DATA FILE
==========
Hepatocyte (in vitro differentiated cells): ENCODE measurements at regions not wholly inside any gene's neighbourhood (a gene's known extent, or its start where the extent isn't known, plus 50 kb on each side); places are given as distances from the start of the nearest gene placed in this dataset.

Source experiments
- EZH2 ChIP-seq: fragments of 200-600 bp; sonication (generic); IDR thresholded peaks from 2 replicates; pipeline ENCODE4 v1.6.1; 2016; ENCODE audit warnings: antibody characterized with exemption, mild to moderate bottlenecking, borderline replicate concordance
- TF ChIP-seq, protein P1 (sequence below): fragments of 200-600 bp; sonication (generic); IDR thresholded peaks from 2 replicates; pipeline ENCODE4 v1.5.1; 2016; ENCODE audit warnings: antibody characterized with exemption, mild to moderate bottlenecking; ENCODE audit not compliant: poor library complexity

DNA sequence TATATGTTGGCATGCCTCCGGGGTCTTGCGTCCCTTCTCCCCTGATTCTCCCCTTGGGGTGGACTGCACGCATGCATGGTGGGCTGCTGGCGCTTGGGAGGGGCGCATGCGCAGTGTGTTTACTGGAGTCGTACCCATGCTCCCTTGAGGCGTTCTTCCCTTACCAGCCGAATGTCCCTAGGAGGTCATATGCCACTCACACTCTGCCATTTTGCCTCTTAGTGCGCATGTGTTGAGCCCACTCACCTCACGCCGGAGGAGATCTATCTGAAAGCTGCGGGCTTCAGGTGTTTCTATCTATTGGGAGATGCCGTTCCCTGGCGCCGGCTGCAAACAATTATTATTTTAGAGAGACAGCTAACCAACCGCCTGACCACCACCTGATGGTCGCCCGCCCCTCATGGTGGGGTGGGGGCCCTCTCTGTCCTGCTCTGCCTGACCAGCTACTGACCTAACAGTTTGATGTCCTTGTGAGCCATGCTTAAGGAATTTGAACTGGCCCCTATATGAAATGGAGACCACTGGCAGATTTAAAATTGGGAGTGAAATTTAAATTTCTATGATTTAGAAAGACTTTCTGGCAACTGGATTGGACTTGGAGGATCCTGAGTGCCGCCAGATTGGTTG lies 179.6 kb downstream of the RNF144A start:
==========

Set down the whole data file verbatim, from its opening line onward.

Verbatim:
Hepatocyte (in vitro differentiated cells): ENCODE measurements at regions not wholly inside any gene's neighbourhood (a gene's known extent, or its start where the extent isn't known, plus 50 kb on each side); places are given as distances from the start of the nearest gene placed in this dataset.

Source experiments
- EZH2 ChIP-seq: fragments of 200-600 bp; sonication (generic); IDR thresholded peaks from 2 replicates; pipeline ENCODE4 v1.6.1; 2016; ENCODE audit warnings: antibody characterized with exemption, mild to moderate bottlenecking, borderline replicate concordance
- TF ChIP-seq, protein P1 (sequence below): fragments of 200-600 bp; sonication (generic); IDR thresholded peaks from 2 replicates; pipeline ENCODE4 v1.5.1; 2016; ENCODE audit warnings: antibody characterized with exemption, mild to moderate bottlenecking; ENCODE audit not compliant: poor library complexity

DNA sequence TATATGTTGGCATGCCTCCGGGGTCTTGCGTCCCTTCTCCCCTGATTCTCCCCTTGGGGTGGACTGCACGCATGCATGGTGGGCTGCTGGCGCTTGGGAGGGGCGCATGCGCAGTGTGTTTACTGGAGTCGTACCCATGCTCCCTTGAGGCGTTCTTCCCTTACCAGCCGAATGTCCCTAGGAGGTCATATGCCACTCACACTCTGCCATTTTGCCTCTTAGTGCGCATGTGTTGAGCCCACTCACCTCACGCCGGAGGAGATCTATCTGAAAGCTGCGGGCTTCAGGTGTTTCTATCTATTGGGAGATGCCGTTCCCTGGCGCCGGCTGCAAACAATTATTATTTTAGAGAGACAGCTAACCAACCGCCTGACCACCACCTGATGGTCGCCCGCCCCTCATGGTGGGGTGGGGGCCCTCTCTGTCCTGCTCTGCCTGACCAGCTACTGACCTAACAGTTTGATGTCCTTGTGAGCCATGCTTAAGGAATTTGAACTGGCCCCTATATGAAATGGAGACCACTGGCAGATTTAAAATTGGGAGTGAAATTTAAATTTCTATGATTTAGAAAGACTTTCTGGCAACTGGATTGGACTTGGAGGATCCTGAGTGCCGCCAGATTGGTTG lies 179.6 kb downstream of the RNF144A start: